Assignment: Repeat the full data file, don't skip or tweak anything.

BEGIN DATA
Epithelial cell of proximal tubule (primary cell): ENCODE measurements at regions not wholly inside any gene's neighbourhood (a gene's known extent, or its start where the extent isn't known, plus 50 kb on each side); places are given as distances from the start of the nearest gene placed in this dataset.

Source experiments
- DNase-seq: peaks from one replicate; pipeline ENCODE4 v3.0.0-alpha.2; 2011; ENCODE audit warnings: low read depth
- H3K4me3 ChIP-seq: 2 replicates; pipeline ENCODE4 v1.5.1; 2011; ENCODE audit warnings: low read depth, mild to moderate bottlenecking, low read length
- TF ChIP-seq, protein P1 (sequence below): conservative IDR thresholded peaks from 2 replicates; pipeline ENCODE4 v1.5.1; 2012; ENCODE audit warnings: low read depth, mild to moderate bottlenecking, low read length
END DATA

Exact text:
Epithelial cell of proximal tubule (primary cell): ENCODE measurements at regions not wholly inside any gene's neighbourhood (a gene's known extent, or its start where the extent isn't known, plus 50 kb on each side); places are given as distances from the start of the nearest gene placed in this dataset.

Source experiments
- DNase-seq: peaks from one replicate; pipeline ENCODE4 v3.0.0-alpha.2; 2011; ENCODE audit warnings: low read depth
- H3K4me3 ChIP-seq: 2 replicates; pipeline ENCODE4 v1.5.1; 2011; ENCODE audit warnings: low read depth, mild to moderate bottlenecking, low read length
- TF ChIP-seq, protein P1 (sequence below): conservative IDR thresholded peaks from 2 replicates; pipeline ENCODE4 v1.5.1; 2012; ENCODE audit warnings: low read depth, mild to moderate bottlenecking, low read length